…Maybe. ๐Ÿ˜‰ Violet will be 2 in a week, and I can count on one hand the number of times she has slept through the night. BUT, I’ve decided it’s a blessing in disguise. When her brother gets here a few weeks later, I won’t be used to getting a full night’s sleep (not that any woman is used to a full night’s sleep in the third trimester!). It was really hard there for a while, but looking back, I don’t regret a single night that I was nursing instead of sleeping. I just had to learn to adjust my routine and expectations in order to take care of both of us. And now that I’m on the other side of it, I can see the fruit of enduring the hardship, in the attached relationship we have ๐Ÿ™‚


  3. haha! Yes, “eventually” is the operative word. ๐Ÿ˜‰ It definitely took Aidan more than two years to sleep through the night! Cora was faster because she wasn’t alone in her bed (we stuck them in bed together) when we transitioned from co-sleeping. Alex is still my sleep/night nurse buddy!


  4. Now it’s not so bad. She gets up out of her bed anytime between 10pm and 3am and comes to our bed, but she falls right to sleep as soon as she gets there. But she was an all-night nurser until she was over a year old. Like, waking every two hours like a newborn, and would not fall asleep without nursing. I was very thankful in those days to be able to be a sahm and take naps with her during the day! Still, like I said, it was really rough, but I don’t regret it, and I’m glad I didn’t listen to people who told me to do things I wasn’t comfortable with in order to get her to sleep better. Truthfully, I don’t think those things would have worked anyway. ๐Ÿ™‚ But she is getting there, in her own time. I’m hoping when Henry gets old enough they won’t mind sharing a bed like your kiddos.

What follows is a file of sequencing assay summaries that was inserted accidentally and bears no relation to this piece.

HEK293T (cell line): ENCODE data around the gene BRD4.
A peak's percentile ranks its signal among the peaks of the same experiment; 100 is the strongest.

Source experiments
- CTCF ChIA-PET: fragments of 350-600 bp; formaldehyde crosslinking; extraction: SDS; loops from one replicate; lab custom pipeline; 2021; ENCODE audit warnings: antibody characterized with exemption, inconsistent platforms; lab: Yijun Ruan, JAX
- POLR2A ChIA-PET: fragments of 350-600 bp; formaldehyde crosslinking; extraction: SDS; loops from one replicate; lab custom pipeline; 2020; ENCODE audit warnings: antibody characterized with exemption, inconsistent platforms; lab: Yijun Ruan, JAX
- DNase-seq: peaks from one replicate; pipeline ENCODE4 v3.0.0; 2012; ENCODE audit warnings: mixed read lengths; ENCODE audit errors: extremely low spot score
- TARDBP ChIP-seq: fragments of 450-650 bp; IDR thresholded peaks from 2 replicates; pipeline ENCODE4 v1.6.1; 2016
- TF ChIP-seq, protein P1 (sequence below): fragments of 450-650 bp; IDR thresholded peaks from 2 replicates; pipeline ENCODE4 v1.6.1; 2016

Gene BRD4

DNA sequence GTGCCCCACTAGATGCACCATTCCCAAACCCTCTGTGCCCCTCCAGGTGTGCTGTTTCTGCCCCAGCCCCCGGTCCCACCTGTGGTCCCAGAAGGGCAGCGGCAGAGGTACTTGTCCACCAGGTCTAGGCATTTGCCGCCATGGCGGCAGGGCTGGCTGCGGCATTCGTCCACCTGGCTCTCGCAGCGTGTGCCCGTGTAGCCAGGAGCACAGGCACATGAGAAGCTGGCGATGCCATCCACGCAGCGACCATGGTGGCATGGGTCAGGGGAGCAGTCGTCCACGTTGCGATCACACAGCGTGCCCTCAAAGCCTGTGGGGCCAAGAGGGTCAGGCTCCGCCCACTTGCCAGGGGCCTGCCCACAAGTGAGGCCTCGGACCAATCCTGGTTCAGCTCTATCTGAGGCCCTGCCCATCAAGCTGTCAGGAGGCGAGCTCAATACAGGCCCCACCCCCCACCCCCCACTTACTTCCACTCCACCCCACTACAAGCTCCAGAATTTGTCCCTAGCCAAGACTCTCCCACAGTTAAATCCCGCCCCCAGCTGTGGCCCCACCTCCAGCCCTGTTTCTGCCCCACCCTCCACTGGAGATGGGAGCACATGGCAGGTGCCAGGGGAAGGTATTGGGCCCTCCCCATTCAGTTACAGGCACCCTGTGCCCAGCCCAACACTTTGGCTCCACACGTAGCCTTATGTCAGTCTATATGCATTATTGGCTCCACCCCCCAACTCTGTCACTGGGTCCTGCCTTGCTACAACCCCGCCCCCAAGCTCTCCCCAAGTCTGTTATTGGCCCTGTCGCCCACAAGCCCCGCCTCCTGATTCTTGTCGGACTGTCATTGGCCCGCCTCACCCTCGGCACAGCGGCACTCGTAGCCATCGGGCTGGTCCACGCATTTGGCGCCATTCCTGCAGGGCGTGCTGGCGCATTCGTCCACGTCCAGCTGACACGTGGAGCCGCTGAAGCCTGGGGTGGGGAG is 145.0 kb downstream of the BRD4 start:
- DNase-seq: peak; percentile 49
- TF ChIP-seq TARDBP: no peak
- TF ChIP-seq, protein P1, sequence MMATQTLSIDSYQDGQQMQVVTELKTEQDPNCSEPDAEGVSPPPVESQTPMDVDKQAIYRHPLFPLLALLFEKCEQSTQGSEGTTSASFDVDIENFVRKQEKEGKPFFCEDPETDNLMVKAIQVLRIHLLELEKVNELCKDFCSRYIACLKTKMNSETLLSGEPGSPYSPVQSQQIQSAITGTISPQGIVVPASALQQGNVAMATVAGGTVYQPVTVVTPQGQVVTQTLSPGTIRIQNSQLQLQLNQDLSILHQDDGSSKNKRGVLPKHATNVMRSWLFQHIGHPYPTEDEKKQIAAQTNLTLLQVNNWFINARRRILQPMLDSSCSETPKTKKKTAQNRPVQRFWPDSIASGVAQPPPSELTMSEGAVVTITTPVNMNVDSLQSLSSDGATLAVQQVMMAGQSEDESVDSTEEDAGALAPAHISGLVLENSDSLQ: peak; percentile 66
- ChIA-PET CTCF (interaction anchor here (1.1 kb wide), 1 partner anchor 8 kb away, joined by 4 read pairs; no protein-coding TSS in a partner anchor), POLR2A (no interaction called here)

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Hi, Iโ€™m Kate. ย I love medical freedom, sharing natural remedies, developing real food recipes, and gentle parenting. My goal is to teach you how to live your life free from Big Pharma, Big Food, and Big Government by learning about herbs, cooking, and sustainable practices.

I’m the author of Natural Remedies for Kids and the owner and lead herbalist at Earthley.ย I hope you’ll join me on the journey to a free and healthy life!